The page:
Academic Freedom and the Japanese Imperial University, by Byron K. Marshall

By Byron K. Marshall

Byron ok. Marshall bargains the following a dramatic research of the altering nature and boundaries of educational freedom in prewar Japan, from the Meiji recovery to the eve of worldwide battle II.Meiji leaders based Tokyo Imperial college within the overdue 19th century to supply their new govt with precious technical and theoretical wisdom. a tutorial elite, armed with Western studying, steadily emerged and wielded major impression during the country. while a few college contributors criticized the behavior of the Russo-Japanese warfare the govt threatened dismissals. the school and management banded jointly, forcing the govt. to backtrack. through 1939, even if, this unity had eroded. the normal reason for this erosion has been the inability of a practice of autonomy between prewar eastern universities. Marshall argues in its place that those later purges resulted from the university's 40-year fixation on institutional autonomy on the rate of educational freedom.Marshall's finely nuanced research is complemented by means of broad use of quantitative, biographical, and archival assets.

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He had attended the Tokyo Foreign Language School, rather than the Kaisei Gakko, but in 1877 had been chosen to study at the University of Lyons. After six years abroad, Tomii returned to take a post in the Justice Ministry and serve as part-time lecturer at Todai. In 1885, at twenty-seven, he was assigned to the school full time and was promoted to professor. Terao Toru (1858-1925) was the other member of the Tomizu group who was not an alumnus of Todai. He had come to the law faculty via the Justice Ministry law school and service in the Yokohama courts.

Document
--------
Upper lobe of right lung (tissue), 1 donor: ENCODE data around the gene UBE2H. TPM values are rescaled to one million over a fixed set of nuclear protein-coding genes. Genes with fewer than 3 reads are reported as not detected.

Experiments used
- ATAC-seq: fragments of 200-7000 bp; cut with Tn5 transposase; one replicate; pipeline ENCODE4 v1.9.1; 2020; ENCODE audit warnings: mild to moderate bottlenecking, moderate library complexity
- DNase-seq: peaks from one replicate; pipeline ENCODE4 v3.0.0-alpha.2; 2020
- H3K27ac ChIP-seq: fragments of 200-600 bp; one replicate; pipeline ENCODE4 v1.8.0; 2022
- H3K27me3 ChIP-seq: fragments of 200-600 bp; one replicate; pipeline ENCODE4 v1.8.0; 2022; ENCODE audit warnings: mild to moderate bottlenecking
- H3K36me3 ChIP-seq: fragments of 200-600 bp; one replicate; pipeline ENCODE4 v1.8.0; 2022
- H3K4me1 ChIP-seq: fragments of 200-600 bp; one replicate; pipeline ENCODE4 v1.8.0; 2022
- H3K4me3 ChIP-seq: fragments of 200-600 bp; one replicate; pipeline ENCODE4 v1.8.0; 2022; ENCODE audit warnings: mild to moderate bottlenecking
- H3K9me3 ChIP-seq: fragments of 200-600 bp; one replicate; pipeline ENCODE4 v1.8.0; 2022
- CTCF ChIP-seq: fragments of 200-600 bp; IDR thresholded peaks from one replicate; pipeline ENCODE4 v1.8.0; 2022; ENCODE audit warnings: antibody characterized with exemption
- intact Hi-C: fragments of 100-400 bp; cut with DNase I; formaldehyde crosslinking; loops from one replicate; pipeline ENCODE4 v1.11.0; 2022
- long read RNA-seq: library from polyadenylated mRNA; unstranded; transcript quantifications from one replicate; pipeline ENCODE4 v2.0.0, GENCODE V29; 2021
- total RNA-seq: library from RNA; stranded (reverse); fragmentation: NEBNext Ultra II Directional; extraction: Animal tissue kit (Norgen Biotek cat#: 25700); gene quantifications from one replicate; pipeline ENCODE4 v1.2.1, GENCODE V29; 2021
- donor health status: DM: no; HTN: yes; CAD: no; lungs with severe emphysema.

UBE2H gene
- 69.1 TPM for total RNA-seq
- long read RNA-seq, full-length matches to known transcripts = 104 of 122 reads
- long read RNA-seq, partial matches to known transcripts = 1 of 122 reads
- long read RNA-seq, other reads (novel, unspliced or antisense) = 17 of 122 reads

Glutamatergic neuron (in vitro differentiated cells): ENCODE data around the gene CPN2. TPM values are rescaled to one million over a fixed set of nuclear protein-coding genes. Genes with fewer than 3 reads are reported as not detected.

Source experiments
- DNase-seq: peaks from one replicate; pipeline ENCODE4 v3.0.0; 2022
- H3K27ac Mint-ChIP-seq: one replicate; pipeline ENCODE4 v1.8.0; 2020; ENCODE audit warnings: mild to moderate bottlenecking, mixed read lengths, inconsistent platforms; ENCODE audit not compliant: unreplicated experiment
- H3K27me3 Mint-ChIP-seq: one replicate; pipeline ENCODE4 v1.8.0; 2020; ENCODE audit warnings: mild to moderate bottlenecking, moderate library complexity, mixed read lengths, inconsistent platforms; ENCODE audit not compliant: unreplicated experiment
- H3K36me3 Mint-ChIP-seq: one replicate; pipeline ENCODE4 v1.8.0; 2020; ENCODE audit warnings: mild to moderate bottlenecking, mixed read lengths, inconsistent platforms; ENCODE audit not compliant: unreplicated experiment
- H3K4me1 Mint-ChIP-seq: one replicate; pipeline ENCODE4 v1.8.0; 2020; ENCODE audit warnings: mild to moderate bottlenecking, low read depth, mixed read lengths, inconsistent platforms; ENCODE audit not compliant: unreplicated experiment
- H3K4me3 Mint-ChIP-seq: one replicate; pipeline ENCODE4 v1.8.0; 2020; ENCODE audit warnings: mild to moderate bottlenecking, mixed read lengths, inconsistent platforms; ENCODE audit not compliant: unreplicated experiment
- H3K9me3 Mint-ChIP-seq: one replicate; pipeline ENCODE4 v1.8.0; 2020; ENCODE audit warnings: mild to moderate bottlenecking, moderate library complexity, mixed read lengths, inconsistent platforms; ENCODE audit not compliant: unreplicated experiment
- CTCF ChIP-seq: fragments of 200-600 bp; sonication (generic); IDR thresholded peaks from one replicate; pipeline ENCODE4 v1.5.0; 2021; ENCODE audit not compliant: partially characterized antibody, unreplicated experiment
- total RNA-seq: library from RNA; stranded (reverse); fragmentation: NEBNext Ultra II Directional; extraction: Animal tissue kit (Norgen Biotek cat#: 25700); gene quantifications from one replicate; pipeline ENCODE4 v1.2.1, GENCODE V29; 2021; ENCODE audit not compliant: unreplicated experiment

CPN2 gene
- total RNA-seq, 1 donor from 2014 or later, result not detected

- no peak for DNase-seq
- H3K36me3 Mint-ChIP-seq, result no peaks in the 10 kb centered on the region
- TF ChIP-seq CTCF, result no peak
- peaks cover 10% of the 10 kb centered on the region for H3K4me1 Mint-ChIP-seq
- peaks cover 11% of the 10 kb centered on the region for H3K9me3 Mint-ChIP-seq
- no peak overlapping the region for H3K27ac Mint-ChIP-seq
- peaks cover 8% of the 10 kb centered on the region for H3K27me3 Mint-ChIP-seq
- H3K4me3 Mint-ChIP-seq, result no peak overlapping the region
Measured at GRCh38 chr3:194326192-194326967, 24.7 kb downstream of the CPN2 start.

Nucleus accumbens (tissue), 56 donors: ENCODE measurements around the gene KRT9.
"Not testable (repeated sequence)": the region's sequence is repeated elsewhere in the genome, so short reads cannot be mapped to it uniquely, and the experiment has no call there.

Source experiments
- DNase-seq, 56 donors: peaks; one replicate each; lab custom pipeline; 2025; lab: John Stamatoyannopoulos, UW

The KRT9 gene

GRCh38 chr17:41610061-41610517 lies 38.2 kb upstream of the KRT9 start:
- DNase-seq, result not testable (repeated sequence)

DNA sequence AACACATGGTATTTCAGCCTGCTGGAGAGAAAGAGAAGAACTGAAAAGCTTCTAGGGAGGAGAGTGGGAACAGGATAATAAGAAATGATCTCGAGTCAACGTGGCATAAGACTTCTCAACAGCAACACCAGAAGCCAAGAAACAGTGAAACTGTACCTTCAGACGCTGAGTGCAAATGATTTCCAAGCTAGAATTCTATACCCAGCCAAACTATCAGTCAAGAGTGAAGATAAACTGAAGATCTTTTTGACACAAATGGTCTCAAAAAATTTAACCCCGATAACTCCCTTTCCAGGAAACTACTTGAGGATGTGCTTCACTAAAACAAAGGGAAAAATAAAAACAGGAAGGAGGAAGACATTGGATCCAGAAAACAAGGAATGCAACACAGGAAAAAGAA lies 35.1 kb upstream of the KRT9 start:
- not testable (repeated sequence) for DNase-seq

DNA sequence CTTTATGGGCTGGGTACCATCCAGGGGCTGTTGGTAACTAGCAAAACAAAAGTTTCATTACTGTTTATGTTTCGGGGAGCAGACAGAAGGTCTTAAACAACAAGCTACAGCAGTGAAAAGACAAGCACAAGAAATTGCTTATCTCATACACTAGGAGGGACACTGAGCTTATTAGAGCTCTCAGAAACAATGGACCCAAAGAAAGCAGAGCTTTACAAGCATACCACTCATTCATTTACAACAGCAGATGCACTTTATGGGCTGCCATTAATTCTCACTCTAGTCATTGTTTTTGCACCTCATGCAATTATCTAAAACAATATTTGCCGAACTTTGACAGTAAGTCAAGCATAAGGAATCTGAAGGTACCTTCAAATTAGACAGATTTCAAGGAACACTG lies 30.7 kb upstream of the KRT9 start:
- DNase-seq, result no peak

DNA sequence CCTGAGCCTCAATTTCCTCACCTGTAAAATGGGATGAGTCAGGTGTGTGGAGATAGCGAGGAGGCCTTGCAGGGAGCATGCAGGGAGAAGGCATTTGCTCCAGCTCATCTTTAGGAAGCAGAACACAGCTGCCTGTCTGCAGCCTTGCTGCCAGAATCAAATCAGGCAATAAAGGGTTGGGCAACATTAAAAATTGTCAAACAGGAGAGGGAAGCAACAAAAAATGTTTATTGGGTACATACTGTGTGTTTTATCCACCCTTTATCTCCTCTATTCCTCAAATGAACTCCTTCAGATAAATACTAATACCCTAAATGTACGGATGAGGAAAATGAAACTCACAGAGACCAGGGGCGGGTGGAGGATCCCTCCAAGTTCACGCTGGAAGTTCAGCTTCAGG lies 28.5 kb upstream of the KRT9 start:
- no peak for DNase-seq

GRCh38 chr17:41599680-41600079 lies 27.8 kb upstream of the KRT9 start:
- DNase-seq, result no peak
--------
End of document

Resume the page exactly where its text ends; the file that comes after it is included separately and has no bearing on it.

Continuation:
There, as was common among German students, he spent his three years shifting from one university to anotherfirst Heidelberg, then Halle, and finally Berlin, where Hozumi Nobushige had studied seven years before. Kanai rounded out his sojourn abroad with a year in a second country, Englanda pattern not uncommon for the holders of such fellowships. By the time he returned in 1890 at the age of twenty-five, the formal study of economics had been transferred to the College of Law. There a full professorship awaited him.

These 17. Fuller detail on this process can be found in the various official histories of Tokyo University; see Todai, Gojunenshi; and Todai, Gakujutsu taikan. For the situation regard-mg legal studies, there is a convenient summary in English in Spaulding, Imperial Japan's Higher Civil Service Examinations, pp. 7071. < previous page page_31 next page > < previous page next page > page_32 Page 32 Table 2-1 Professors at Todai, 1877-1890 1877 1881 1884 1886 1890 Foreigners 23 (66%) 13 (48%) 29 (58%) 9 (15%) 19 (21%) Japanese 12 (34%) 14 (52%) 21 (42%) 51 (85%) 70 (79%) Foreigners 4 (67%) 6 (42%) 6 (35%) 8 (38%) 13 (35%) Japanese 2 (33%) 8 (58%) 11 (65%) 13 (62%) 24 (65%) Law and letters Sciences, medicine, engineering, agriculture SOURCE: Todai, Gojunenshi, pp.

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